Keynotes & Workshops
Below are brief descriptions of some of the workshops Keith has led and keynotes he has given. Most can be designed for a variety of student audiences or for faculty and staff professional development. All presentations are designed to meet the interests and developmental needs of the audience and available in workshop or keynote format.
This nationally recognized, award winning, and research proven presentation helps participants understand how people of all genders can be a part of the solution to end rape on campus. This presentation helps men identify what they have to gain from ending campus rape, empowers college students of all genders to see the messages all around them that foster a rape culture on campus and in society at large, and challenges each of us to confront and intervene in the rape culture. Participants will gain a clear understanding of the concepts of consent and the mis-education that our culture socializes us into around hooking up and having sex. Strategies are offered that will allow participants to play a part in ending rape according to their own comfort levels. Participants will leave the session with a vivid understanding of the issues and tangible ways to make change happen. Click here for video.
There was a presenter to the students that my daughter raved about. She wanted to give him a standing ovation at the end, and wished that she had. She said that he presented a difficult subject in a clear and non-accusatory way. Thank you very much for making the campus a safer place through such a fine job.
-parent of first-year student
“Putting My Man Face On”: College Men’s Gender Identity Development
Keith shares an empirically based theory of college men’s gender identity development grounded in poignant video stories from research participants to engage the audience. Participants will explore how college men learn, conform to, and perhaps begin to transcend traditional masculinity. The theory that emerged from this constructivist grounded theory study of 10 college men’s experiences depicts their gender identity as developed through constant interaction with society’s expectations of them as men. In order to try to meet these perceived expectations, participants described putting on a performance that was like wearing a mask or “putting my man face on.” They described a process of learning societal expectations, putting on a mask to conform to these expectations, wearing the mask, and struggling to begin taking off the mask. For student audiences, Keith focuses on how college men can begin to transcend these rigid gender norms individually and collectively. For faculty and staff offices, Keith focuses on strategies for reaching, educating, and helping men foster their gender identity development.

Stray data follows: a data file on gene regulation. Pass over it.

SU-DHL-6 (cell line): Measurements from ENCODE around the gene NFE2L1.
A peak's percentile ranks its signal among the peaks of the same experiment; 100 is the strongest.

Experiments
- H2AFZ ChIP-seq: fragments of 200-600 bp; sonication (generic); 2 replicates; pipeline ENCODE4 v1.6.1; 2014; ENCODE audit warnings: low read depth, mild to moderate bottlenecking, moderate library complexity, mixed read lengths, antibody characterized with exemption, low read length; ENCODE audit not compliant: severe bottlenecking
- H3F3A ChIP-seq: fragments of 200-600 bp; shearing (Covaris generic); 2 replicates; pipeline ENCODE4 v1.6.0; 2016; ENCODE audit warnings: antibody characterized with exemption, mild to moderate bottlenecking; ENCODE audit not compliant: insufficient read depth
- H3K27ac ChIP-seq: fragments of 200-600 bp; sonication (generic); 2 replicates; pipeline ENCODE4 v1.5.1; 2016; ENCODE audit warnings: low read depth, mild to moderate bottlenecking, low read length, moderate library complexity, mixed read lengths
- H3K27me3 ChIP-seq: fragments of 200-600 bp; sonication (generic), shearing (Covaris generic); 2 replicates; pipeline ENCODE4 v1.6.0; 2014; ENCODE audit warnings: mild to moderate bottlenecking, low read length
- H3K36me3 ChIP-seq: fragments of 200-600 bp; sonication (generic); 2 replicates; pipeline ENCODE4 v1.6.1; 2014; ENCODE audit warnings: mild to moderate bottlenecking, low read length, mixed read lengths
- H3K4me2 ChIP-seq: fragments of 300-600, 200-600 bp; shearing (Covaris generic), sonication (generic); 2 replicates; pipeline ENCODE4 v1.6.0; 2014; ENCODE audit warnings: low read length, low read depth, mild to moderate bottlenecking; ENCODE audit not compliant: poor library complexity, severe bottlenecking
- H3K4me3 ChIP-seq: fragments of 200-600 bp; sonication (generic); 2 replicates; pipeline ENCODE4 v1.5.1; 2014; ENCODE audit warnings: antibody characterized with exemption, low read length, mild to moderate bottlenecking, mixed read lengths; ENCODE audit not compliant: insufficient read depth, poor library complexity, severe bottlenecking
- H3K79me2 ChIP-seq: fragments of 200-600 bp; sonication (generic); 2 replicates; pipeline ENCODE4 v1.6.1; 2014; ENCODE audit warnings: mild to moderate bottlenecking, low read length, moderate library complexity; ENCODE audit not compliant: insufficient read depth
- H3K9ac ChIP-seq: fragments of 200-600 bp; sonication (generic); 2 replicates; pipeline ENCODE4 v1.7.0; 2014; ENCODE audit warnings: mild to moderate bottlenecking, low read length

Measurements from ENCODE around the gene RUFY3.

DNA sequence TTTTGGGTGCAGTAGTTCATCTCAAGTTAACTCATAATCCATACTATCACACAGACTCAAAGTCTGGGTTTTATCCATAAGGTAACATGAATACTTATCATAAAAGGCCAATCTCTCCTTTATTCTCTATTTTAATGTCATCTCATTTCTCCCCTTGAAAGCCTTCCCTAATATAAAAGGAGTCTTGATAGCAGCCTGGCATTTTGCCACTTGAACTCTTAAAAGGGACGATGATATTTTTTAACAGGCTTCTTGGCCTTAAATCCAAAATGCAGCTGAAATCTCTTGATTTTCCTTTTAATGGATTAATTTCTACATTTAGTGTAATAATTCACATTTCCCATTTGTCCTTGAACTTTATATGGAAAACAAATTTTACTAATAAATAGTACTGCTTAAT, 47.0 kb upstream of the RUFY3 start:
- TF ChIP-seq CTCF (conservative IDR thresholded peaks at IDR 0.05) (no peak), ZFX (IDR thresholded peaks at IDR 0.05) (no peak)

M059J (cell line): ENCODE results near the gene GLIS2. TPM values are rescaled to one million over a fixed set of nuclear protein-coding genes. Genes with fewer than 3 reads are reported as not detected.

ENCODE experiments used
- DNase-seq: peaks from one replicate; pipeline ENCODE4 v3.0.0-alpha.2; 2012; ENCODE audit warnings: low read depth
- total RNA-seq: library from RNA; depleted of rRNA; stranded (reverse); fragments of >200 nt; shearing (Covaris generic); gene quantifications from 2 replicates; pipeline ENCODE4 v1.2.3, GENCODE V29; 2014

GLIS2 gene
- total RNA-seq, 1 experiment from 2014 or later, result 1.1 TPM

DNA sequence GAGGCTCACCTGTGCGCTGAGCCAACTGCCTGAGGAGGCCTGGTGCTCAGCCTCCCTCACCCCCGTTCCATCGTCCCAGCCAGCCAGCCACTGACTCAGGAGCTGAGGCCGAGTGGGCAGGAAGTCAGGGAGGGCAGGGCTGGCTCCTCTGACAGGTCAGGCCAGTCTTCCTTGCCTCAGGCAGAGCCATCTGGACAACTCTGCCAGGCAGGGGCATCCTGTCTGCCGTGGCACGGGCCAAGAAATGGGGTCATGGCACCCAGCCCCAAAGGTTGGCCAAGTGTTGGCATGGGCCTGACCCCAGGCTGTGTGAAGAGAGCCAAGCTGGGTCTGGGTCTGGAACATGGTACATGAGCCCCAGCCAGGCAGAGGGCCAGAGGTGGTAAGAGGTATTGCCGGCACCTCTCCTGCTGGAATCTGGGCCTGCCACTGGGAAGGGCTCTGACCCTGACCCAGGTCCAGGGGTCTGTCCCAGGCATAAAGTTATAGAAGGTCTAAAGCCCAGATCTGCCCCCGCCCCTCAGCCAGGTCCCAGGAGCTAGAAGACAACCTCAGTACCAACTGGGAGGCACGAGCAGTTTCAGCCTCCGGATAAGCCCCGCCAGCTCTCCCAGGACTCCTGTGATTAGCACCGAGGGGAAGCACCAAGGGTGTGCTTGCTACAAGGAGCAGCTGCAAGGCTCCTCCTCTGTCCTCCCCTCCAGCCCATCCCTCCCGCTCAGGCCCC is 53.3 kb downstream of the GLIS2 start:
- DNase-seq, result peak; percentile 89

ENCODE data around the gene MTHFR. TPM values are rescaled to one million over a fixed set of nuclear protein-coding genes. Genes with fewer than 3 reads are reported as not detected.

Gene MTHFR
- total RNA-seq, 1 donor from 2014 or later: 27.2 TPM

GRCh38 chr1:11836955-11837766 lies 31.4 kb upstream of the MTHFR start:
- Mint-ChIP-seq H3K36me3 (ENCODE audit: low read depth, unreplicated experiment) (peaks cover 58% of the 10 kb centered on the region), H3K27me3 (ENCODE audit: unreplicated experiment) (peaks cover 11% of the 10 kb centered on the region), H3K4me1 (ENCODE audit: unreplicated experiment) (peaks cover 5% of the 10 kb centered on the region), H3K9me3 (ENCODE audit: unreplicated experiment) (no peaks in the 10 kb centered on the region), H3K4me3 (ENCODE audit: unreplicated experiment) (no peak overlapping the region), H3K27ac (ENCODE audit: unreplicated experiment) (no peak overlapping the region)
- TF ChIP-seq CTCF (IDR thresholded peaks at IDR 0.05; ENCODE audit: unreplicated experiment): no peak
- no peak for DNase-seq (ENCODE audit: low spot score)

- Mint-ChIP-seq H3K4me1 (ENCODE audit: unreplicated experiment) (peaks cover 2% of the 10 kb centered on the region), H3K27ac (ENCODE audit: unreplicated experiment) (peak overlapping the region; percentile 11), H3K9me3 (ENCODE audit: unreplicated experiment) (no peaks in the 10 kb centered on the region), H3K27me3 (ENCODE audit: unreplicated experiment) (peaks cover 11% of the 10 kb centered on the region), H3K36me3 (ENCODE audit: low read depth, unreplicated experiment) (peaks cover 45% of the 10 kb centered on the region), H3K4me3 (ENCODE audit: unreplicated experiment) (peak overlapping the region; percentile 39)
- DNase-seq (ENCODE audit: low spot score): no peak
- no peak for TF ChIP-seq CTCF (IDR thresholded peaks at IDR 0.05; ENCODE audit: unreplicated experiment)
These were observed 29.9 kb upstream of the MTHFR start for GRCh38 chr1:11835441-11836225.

Keith was wonderful to work with on our campus. He did a presentation for staff, a keynote for students, and met with some of the leaders of our Interfraternity Council. Our men seemed to really connect with Keith’s work and I think it was a great start to the conversation on men and masculinity on our campus.
– St. Norbert College
This session will discuss an aspiring ally identity development model as a possible framework of developing more effective allies. Individuals who are supportive of social justice efforts are not always effective in their anti-oppression efforts. Some who genuinely aspire to act as social justice allies are harmful, ultimately, despite their best intentions, perpetuating the system of oppression they seek to change. Different underlying motivations of those who aspire to be allies can lead to differences in effectiveness, consistency, outcome, and sustainability. The conceptual model presented here, using underlying motivation to frame the different issues and challenges facing those who are aspiring allies, is offered as a tool for social justice educators’ self-reflection and developing students as allies for social justice. This session should particularly benefit individuals seeking to develop their own ally behavior and those seeking a conceptual model to help inform the development of potential allies into true allies for social justice. Click here for slides, handouts, article, webinar video, and more.